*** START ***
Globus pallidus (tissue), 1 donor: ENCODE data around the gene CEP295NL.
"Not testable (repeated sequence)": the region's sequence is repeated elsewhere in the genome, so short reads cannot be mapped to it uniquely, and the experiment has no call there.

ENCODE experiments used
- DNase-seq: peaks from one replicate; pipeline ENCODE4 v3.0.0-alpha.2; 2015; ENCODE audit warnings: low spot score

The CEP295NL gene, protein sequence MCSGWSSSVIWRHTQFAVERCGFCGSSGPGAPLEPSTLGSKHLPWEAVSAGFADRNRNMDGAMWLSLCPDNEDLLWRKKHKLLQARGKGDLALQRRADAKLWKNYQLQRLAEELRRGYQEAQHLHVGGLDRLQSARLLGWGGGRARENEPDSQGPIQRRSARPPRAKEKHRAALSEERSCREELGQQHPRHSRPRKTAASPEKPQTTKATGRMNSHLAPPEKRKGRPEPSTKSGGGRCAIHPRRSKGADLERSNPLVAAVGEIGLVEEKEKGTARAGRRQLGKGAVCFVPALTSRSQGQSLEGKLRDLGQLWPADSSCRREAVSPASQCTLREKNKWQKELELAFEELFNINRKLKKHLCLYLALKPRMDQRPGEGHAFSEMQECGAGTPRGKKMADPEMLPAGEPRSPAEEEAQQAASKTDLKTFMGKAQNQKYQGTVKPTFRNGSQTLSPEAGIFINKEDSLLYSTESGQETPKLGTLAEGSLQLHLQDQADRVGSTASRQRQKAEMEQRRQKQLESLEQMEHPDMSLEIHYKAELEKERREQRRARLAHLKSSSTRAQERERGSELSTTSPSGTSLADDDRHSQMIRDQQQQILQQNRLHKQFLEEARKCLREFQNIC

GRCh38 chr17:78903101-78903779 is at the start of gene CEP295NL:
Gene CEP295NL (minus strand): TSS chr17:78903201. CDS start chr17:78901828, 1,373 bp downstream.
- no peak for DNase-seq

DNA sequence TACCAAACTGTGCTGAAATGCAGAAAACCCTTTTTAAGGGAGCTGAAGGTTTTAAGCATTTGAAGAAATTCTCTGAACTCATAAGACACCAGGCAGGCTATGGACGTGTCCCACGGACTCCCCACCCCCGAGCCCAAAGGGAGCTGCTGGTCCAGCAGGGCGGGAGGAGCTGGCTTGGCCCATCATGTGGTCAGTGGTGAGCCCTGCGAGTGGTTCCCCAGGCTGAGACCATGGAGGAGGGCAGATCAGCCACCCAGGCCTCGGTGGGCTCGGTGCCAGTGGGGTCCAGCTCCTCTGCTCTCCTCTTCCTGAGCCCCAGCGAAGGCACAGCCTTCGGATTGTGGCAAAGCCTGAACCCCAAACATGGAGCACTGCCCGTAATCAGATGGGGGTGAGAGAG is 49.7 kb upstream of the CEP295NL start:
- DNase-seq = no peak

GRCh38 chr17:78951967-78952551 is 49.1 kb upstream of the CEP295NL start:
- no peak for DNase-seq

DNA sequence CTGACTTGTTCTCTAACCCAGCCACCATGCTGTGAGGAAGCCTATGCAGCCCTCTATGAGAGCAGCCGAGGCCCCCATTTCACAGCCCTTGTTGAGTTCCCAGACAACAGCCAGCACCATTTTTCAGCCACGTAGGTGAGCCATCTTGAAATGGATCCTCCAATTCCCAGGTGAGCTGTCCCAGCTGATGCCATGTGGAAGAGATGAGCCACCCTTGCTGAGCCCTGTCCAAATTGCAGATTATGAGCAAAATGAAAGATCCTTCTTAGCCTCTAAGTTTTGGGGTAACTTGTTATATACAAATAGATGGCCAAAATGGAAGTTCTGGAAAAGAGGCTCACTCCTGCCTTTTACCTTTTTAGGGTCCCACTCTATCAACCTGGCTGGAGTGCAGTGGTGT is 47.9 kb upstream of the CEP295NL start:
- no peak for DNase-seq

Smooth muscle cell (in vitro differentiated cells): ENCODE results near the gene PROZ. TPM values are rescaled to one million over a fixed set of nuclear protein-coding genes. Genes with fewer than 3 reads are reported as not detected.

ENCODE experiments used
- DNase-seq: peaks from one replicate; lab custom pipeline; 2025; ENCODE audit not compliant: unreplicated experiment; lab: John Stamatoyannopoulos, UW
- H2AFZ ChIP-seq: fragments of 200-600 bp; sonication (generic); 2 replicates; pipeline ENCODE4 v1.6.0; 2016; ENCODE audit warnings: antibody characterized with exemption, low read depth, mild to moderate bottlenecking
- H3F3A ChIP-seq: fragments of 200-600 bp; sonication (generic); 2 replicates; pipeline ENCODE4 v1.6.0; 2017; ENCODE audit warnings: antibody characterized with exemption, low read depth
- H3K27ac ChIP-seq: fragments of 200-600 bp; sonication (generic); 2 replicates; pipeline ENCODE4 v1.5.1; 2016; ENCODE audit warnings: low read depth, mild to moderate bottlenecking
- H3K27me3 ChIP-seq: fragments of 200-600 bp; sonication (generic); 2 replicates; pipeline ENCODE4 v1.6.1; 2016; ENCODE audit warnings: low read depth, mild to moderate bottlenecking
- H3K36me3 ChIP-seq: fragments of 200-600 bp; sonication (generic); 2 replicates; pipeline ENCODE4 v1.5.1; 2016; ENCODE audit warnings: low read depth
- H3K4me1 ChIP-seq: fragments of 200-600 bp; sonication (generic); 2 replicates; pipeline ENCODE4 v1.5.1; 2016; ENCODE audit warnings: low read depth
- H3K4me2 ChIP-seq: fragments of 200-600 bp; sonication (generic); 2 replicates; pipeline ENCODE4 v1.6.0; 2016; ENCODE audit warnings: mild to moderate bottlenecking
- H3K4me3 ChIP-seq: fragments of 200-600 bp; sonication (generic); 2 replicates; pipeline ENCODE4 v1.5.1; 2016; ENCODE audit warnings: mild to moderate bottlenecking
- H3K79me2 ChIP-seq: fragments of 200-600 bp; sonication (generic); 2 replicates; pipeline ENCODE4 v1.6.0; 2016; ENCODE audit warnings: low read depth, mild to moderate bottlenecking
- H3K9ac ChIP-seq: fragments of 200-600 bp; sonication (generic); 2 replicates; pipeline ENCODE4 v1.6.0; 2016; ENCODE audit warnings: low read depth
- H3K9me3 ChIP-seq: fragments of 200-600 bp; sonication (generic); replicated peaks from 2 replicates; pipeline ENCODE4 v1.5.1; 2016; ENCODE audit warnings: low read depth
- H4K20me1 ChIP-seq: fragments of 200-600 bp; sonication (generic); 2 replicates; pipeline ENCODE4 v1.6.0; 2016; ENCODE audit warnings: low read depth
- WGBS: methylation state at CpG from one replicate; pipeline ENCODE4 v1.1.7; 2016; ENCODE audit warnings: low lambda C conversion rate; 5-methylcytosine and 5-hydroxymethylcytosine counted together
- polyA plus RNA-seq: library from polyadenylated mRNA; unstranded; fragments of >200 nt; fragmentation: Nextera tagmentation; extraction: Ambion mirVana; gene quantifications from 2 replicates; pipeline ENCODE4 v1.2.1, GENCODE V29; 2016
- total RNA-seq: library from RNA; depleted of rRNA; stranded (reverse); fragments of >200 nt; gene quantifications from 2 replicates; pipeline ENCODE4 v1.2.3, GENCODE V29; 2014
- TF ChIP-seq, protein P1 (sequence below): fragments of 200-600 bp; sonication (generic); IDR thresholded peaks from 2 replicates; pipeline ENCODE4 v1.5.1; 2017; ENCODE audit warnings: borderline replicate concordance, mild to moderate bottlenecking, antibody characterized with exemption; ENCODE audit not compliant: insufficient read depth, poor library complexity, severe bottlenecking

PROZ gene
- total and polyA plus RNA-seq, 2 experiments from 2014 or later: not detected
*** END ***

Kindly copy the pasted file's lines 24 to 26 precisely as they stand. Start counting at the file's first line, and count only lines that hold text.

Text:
- H3K4me2 ChIP-seq: fragments of 200-600 bp; sonication (generic); 2 replicates; pipeline ENCODE4 v1.6.0; 2016; ENCODE audit warnings: mild to moderate bottlenecking
- H3K4me3 ChIP-seq: fragments of 200-600 bp; sonication (generic); 2 replicates; pipeline ENCODE4 v1.5.1; 2016; ENCODE audit warnings: mild to moderate bottlenecking
- H3K79me2 ChIP-seq: fragments of 200-600 bp; sonication (generic); 2 replicates; pipeline ENCODE4 v1.6.0; 2016; ENCODE audit warnings: low read depth, mild to moderate bottlenecking